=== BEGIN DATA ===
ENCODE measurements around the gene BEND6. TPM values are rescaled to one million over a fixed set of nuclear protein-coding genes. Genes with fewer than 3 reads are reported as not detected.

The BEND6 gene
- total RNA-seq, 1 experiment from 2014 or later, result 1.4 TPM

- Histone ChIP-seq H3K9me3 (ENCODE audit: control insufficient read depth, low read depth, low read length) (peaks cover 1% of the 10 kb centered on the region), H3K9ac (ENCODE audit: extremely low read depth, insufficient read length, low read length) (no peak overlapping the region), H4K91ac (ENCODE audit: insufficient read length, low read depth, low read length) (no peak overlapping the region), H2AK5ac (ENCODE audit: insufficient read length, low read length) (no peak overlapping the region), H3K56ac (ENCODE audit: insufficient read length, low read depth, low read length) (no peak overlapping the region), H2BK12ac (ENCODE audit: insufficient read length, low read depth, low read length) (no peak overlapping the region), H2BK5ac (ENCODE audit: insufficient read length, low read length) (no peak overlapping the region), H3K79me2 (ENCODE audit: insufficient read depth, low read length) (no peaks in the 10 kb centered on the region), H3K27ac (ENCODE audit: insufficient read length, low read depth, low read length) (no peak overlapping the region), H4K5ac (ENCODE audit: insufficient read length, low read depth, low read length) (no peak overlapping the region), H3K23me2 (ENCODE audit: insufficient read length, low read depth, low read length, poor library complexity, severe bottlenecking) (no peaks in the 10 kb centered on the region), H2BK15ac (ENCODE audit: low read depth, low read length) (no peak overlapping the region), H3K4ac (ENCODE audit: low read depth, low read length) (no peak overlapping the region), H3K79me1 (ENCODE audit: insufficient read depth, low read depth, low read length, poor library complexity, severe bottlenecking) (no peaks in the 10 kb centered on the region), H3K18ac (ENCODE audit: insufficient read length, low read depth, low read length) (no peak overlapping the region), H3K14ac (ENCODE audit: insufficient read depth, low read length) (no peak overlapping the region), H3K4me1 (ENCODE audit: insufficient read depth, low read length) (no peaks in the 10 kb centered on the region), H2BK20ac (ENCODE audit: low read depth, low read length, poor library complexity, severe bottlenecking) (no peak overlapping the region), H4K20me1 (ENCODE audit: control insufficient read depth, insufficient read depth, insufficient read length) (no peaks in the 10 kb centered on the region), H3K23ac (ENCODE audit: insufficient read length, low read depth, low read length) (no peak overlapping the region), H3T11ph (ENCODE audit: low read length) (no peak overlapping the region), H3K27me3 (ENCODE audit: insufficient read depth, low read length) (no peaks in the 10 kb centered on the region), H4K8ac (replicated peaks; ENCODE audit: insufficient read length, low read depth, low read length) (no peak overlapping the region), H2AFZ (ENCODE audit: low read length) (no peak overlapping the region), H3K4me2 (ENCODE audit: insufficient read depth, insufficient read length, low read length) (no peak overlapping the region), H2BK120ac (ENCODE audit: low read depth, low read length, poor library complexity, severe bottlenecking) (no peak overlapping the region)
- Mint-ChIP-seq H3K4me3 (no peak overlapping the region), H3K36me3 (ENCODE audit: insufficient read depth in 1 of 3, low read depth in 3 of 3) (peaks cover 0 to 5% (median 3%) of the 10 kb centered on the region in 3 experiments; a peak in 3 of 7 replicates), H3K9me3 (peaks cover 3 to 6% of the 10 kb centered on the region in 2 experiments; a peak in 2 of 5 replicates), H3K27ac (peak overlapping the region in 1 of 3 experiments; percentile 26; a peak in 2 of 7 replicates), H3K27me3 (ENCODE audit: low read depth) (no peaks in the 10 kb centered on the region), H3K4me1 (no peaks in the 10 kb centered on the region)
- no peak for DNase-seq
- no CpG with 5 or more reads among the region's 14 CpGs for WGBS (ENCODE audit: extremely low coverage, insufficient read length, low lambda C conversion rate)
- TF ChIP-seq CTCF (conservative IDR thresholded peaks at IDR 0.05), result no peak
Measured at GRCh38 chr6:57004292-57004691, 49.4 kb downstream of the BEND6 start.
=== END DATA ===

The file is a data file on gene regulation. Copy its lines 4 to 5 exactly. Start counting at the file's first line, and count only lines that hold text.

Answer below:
- Histone ChIP-seq H3K9me3 (ENCODE audit: control insufficient read depth, low read depth, low read length) (peaks cover 1% of the 10 kb centered on the region), H3K9ac (ENCODE audit: extremely low read depth, insufficient read length, low read length) (no peak overlapping the region), H4K91ac (ENCODE audit: insufficient read length, low read depth, low read length) (no peak overlapping the region), H2AK5ac (ENCODE audit: insufficient read length, low read length) (no peak overlapping the region), H3K56ac (ENCODE audit: insufficient read length, low read depth, low read length) (no peak overlapping the region), H2BK12ac (ENCODE audit: insufficient read length, low read depth, low read length) (no peak overlapping the region), H2BK5ac (ENCODE audit: insufficient read length, low read length) (no peak overlapping the region), H3K79me2 (ENCODE audit: insufficient read depth, low read length) (no peaks in the 10 kb centered on the region), H3K27ac (ENCODE audit: insufficient read length, low read depth, low read length) (no peak overlapping the region), H4K5ac (ENCODE audit: insufficient read length, low read depth, low read length) (no peak overlapping the region), H3K23me2 (ENCODE audit: insufficient read length, low read depth, low read length, poor library complexity, severe bottlenecking) (no peaks in the 10 kb centered on the region), H2BK15ac (ENCODE audit: low read depth, low read length) (no peak overlapping the region), H3K4ac (ENCODE audit: low read depth, low read length) (no peak overlapping the region), H3K79me1 (ENCODE audit: insufficient read depth, low read depth, low read length, poor library complexity, severe bottlenecking) (no peaks in the 10 kb centered on the region), H3K18ac (ENCODE audit: insufficient read length, low read depth, low read length) (no peak overlapping the region), H3K14ac (ENCODE audit: insufficient read depth, low read length) (no peak overlapping the region), H3K4me1 (ENCODE audit: insufficient read depth, low read length) (no peaks in the 10 kb centered on the region), H2BK20ac (ENCODE audit: low read depth, low read length, poor library complexity, severe bottlenecking) (no peak overlapping the region), H4K20me1 (ENCODE audit: control insufficient read depth, insufficient read depth, insufficient read length) (no peaks in the 10 kb centered on the region), H3K23ac (ENCODE audit: insufficient read length, low read depth, low read length) (no peak overlapping the region), H3T11ph (ENCODE audit: low read length) (no peak overlapping the region), H3K27me3 (ENCODE audit: insufficient read depth, low read length) (no peaks in the 10 kb centered on the region), H4K8ac (replicated peaks; ENCODE audit: insufficient read length, low read depth, low read length) (no peak overlapping the region), H2AFZ (ENCODE audit: low read length) (no peak overlapping the region), H3K4me2 (ENCODE audit: insufficient read depth, insufficient read length, low read length) (no peak overlapping the region), H2BK120ac (ENCODE audit: low read depth, low read length, poor library complexity, severe bottlenecking) (no peak overlapping the region)
- Mint-ChIP-seq H3K4me3 (no peak overlapping the region), H3K36me3 (ENCODE audit: insufficient read depth in 1 of 3, low read depth in 3 of 3) (peaks cover 0 to 5% (median 3%) of the 10 kb centered on the region in 3 experiments; a peak in 3 of 7 replicates), H3K9me3 (peaks cover 3 to 6% of the 10 kb centered on the region in 2 experiments; a peak in 2 of 5 replicates), H3K27ac (peak overlapping the region in 1 of 3 experiments; percentile 26; a peak in 2 of 7 replicates), H3K27me3 (ENCODE audit: low read depth) (no peaks in the 10 kb centered on the region), H3K4me1 (no peaks in the 10 kb centered on the region)